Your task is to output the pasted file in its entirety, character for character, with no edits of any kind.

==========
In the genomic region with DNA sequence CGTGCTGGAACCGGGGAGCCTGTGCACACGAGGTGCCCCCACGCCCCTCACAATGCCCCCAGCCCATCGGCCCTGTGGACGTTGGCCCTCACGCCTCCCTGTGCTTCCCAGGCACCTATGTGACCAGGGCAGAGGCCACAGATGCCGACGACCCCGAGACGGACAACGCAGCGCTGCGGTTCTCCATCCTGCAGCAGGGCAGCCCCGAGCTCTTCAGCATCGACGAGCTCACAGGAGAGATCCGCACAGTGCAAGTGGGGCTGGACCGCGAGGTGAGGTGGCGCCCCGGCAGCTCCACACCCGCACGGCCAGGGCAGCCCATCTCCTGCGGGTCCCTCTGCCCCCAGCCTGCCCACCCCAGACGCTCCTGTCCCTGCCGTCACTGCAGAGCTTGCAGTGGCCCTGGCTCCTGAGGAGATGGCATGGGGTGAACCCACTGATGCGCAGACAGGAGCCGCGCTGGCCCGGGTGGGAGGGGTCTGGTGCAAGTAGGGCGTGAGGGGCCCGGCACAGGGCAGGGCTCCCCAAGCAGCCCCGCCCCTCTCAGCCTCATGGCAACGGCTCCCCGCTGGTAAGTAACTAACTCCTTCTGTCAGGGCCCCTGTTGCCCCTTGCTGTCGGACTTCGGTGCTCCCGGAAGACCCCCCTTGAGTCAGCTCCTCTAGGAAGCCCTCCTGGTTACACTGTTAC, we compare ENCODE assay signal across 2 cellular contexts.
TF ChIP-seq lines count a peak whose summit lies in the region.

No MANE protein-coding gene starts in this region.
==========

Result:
In the genomic region with DNA sequence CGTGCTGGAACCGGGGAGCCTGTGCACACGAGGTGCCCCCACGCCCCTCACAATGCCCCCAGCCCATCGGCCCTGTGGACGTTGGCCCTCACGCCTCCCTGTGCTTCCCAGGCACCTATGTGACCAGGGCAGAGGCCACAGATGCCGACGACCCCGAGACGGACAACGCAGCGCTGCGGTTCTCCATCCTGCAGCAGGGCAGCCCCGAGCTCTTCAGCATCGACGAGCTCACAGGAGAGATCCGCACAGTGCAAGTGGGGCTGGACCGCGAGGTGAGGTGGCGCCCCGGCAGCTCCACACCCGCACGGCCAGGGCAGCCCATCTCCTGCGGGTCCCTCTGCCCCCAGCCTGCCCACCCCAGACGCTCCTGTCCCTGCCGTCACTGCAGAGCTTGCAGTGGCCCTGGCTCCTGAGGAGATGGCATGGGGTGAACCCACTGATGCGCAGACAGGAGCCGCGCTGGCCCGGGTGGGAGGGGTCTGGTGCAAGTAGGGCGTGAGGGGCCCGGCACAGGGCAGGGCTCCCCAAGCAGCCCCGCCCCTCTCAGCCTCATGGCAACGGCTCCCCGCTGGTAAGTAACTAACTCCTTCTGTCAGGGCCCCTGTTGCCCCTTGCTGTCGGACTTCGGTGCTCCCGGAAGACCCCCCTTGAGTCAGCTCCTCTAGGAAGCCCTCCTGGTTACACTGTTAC, we compare ENCODE assay signal across 2 cellular contexts.
TF ChIP-seq lines count a peak whose summit lies in the region.

No MANE protein-coding gene starts in this region.